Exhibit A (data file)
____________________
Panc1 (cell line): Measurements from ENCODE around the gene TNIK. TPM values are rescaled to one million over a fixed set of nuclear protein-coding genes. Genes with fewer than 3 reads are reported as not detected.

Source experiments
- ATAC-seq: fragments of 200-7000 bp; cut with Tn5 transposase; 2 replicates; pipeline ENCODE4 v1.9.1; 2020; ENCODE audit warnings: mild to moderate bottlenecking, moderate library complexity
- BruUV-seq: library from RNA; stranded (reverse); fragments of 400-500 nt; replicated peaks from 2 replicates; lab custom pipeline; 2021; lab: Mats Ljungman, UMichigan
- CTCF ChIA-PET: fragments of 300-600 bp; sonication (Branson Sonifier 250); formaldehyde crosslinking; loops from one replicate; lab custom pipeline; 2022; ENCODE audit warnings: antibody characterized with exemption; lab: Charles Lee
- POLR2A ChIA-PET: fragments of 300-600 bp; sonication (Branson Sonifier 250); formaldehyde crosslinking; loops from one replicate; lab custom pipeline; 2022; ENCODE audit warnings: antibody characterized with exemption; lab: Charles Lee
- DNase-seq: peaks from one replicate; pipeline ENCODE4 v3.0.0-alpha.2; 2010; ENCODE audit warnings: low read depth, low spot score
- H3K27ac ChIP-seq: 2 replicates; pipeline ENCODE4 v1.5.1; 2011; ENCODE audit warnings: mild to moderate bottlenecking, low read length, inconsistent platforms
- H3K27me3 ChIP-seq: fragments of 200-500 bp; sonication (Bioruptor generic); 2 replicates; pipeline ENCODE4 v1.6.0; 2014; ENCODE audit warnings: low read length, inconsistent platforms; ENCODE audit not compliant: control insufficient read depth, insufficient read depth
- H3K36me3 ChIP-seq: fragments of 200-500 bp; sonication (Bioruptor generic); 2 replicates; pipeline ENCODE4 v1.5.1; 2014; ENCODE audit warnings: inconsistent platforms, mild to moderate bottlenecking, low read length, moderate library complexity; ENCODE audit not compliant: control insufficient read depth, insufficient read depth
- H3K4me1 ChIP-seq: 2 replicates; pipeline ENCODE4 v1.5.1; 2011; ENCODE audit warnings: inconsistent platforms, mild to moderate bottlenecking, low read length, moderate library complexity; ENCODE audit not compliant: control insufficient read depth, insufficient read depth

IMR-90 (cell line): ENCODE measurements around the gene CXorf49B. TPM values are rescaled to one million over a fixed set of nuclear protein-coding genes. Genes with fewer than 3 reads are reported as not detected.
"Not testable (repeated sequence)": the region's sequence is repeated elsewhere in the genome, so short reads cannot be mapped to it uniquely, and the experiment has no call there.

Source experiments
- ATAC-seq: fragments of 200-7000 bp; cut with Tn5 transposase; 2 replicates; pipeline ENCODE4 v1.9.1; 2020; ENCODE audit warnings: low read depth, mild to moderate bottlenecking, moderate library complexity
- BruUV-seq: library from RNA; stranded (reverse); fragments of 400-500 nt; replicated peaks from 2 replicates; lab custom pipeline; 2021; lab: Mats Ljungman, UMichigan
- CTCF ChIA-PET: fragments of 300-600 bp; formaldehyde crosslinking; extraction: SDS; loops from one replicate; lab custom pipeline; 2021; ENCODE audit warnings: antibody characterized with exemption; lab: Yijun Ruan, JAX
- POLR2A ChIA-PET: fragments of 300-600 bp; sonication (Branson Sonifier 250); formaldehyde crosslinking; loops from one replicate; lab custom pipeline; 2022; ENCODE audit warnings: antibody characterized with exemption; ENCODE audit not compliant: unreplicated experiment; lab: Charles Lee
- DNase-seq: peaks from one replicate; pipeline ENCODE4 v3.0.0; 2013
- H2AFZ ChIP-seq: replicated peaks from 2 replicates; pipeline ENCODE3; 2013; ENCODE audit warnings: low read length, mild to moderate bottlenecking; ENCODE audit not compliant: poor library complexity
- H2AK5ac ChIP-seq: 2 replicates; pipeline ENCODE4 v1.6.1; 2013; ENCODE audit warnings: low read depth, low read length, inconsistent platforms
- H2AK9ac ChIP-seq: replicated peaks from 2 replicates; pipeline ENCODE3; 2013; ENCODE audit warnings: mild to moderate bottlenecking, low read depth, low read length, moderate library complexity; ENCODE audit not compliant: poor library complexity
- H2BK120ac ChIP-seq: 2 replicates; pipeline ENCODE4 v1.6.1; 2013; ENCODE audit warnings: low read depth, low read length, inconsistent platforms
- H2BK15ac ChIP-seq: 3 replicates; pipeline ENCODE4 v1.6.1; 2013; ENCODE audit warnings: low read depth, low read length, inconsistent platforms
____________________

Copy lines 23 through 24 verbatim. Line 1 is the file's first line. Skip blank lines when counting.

- H2BK120ac ChIP-seq: 2 replicates; pipeline ENCODE4 v1.6.1; 2013; ENCODE audit warnings: low read depth, low read length, inconsistent platforms
- H2BK15ac ChIP-seq: 3 replicates; pipeline ENCODE4 v1.6.1; 2013; ENCODE audit warnings: low read depth, low read length, inconsistent platforms